Getting the Attending is never good. It's a consultation--a what-to-do-now? A this-is-a-real-emergency. Sound-the-alarms type of thing.
Beth, the attending came in. .
She looked at Z. She looked at us.

OK, then, she said. She looks good. You guys are out of here.

I do think we may have danced a little.

20 minutes later, we were on our way.
Z was excited to go back in the car. At night. In the dark!

We came home and had a party. Z jumped off the coffee table fifteen times, prompting us to ask her to please, not make us go the ER two times in a night. I had a glass of wine. Egg had a beer.
We had this conversation:

There was a headline on one of the news pages. MSN I think, teasing what is the “least attractive city in the country?” Answer: The City of Brotherly Love.

Me: But they have the best sandwich. I’d rather have a perfect sandwich than be beautiful, wouldn’t you?

Egg: No answer.

Me: I know. You’d rather stay beautiful. That’s the problem with us. Beauty vs. true satisfaction.

Egg: It’s gluttony or vanity.

Me: it’s not gluttony. I just want one, not a hundred (thought I have had two Philly Cheese Steaks in a row before).

Egg: Thou shall not covet thy neighbor’s sandwich.

Me: I think you’re mixing your commandments with your deadly sins.

Me: I really want a Philly Cheese Steak now.

We did not rush out for Cheese Steaks. We were in our own beds by one.

It makes going to the hospital seem like it might not be the 5th circle of hell. Maybe only the 4th.

Tuesday, October 16, 2007

Kids Aren't Entirely Impossible

When your kid has been sick with the same cold for three weeks and you call the doctor and ask for prednisone because it’s the only thing that makes it so she doesn’t have to go to the hospital and they give you the prescription with the caveat that if she wheezes once you have to bring her in to his office which you know means they’ll send you to the hospital which is the place where nurses come in every 45 minutes to wake you and the child up so no one sleeps and no one gets better and yet they do little except monitor her where her o-sats never go lower than 95% and you take this as some kind of indication that her wheezing does not automatically indicate not breathing and so with the next cold you wait it out and there is no wheezing (yet) and there is no hospital (please no) and you make Pho Bo for dinner and the butcher at Meijer cut your top round (supposed to be sirloin) thick (you asked for carpaccio-thin) and you go home and put the too-thick meat in a star-anised beef broth ($3.89 an organic box broth\) and you drive home hoping there’s no wheezing (none) and the broth is good but the meat (top round, thick) is tough but your daughter-with-nose-running is drinking the broth and eating the rice noodles and chewing on a basil leaf, asking for another bean sprout makes me think that you maybe have a new date (since your husband is not a Pho zealot) for the Vietnamese restaurant a mere 12 miles away and she wants some of your broth with the four jalapeƱo slices and you give her a sip and she says water water water and then asks for more soupand you are relieved when she runs and jumps and says bean sprout over and over indicating not wheeze just breath, you relax for the first time in 28 days and chew on the jalapeƱos in your soup and let your own nose run and run.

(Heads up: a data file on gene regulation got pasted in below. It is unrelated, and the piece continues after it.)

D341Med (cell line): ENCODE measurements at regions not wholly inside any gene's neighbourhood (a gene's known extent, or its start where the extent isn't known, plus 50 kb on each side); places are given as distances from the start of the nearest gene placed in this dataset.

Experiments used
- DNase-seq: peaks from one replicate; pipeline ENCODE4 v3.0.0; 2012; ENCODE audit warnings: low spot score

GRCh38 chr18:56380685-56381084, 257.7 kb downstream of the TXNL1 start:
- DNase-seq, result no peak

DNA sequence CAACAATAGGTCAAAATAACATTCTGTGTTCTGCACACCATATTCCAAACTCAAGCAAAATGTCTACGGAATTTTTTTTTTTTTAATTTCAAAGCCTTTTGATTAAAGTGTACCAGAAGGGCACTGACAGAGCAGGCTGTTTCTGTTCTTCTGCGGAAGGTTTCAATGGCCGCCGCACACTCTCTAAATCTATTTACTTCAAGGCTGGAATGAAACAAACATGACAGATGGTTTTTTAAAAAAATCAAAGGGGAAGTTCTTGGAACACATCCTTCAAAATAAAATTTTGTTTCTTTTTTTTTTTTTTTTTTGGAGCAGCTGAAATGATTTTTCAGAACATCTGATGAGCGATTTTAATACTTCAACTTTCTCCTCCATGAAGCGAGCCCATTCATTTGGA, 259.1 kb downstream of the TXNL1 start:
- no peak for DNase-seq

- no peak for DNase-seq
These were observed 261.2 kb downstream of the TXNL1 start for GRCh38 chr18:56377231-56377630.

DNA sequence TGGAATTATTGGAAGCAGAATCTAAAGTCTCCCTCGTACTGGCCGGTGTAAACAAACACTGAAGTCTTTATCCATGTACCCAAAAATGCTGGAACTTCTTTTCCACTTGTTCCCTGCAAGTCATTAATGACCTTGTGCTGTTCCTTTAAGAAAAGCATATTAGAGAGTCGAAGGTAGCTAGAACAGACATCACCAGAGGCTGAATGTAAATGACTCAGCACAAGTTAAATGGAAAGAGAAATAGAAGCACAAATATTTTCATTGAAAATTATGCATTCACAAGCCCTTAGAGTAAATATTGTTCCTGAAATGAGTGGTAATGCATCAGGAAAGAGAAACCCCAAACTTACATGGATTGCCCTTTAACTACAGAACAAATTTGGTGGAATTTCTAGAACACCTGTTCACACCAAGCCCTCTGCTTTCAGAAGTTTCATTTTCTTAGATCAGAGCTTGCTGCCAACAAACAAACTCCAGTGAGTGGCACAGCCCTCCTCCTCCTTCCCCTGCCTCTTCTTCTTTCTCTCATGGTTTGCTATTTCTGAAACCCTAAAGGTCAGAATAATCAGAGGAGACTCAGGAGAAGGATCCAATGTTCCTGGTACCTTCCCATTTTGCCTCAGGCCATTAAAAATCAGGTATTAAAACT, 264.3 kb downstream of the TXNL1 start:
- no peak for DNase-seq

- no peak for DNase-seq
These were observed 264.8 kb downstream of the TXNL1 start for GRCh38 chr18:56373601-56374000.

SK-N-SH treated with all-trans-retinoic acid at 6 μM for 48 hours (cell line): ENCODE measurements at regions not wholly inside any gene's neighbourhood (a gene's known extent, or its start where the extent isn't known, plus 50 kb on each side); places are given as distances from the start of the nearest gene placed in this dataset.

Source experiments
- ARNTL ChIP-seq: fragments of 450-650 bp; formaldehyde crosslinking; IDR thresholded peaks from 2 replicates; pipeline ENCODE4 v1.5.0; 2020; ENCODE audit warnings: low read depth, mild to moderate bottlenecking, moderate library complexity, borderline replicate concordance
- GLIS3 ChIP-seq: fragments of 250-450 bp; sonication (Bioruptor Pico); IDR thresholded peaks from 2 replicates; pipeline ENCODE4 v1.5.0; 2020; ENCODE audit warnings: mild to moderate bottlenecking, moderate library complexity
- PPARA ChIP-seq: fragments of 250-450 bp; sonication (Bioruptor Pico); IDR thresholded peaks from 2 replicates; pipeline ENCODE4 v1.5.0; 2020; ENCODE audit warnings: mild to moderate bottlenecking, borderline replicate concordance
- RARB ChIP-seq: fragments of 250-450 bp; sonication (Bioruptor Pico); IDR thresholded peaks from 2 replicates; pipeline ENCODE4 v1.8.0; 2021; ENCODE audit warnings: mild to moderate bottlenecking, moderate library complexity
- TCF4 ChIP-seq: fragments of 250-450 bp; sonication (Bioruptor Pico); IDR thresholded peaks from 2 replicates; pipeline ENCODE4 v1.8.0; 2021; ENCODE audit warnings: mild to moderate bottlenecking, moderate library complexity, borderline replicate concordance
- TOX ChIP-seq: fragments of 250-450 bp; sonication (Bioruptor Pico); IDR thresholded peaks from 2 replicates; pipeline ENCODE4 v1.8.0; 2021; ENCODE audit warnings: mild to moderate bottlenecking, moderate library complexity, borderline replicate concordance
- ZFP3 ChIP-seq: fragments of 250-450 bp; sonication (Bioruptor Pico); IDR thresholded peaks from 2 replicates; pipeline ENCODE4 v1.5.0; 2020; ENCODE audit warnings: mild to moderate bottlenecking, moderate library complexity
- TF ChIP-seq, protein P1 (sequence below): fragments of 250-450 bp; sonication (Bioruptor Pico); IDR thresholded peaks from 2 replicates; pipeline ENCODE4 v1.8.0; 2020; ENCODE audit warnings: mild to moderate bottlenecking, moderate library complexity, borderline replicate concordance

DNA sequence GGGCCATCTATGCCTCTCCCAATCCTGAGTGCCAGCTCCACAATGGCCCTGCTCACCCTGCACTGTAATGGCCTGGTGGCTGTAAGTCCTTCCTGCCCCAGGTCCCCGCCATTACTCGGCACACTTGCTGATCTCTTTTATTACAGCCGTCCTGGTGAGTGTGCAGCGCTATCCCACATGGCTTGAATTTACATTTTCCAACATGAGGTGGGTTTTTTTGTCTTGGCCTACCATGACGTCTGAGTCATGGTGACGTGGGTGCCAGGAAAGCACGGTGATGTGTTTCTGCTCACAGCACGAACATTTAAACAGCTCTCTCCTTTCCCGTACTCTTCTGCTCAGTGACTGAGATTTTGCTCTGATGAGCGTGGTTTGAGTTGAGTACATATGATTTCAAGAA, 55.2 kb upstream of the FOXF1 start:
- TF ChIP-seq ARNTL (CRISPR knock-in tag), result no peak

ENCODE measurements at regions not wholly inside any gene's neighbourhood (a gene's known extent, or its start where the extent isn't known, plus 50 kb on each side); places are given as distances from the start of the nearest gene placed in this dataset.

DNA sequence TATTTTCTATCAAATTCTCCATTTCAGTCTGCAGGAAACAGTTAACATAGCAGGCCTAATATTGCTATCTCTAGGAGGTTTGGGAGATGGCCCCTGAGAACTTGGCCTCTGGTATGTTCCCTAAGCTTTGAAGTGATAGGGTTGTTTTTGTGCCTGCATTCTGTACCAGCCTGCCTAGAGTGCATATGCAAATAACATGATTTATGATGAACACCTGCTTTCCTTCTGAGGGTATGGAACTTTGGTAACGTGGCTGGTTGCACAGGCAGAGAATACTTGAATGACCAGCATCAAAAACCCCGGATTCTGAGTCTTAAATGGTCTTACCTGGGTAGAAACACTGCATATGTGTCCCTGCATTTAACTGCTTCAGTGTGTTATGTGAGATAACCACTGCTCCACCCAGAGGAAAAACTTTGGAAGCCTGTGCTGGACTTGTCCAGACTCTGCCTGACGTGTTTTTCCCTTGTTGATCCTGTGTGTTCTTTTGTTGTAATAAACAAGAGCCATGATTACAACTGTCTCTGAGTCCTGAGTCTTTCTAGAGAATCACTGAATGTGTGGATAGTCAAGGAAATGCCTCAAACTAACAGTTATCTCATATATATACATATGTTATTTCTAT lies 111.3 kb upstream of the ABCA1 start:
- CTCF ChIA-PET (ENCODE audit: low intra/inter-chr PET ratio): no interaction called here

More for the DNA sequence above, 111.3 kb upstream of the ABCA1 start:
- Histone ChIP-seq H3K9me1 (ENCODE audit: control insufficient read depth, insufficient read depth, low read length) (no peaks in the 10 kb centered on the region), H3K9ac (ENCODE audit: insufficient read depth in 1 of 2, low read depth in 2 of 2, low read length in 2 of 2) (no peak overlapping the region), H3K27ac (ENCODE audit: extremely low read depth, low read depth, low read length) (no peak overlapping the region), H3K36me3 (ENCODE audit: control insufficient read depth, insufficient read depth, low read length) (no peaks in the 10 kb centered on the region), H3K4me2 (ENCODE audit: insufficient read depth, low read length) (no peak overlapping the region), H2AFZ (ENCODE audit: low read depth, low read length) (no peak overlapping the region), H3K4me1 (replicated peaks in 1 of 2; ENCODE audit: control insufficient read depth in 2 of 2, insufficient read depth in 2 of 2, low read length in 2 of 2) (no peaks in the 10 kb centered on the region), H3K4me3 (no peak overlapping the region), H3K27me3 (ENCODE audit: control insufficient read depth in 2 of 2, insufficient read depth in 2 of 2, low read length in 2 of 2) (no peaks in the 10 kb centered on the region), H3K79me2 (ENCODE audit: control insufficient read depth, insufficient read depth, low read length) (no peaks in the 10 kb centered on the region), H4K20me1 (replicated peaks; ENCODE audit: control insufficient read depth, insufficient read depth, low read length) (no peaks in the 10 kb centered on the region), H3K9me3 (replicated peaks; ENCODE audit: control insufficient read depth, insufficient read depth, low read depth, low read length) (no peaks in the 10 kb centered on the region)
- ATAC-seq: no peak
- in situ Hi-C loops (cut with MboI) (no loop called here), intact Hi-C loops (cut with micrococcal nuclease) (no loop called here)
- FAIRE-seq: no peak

Tuesday, October 09, 2007

Getting the Cooler Back Out

We had our friend's birthday party at our house. It was 88 degrees on Saturday. On Oct 6th. In the northerly Midwest. So the cooler came back from the basement, was stocked full of beer, and several people came over. I got to hang out with a few I barely knew and am now glad to know.
Also, there was some good cooking this weekend: A recent issue of Gourmet has all kinds of Latin American recipes. We made chicken a la brasa marinated for 24 hours in various spices and soy sauce. Delicious. I'm making zucchini and poblano pepper soup for our neighbor who broke his hip while mountain biking. Not here. In Tennessee. There are no mountains here tall enough to break your hip. Also, Equadoran potato cakes were made but they stuck to the bottom of my pan. I don't have a non-stick pan. Would this have helped? Is this the problem with every potato cake I've ever made? Must I pollute the planet with my teflon needs and bite the bullet and buy a one?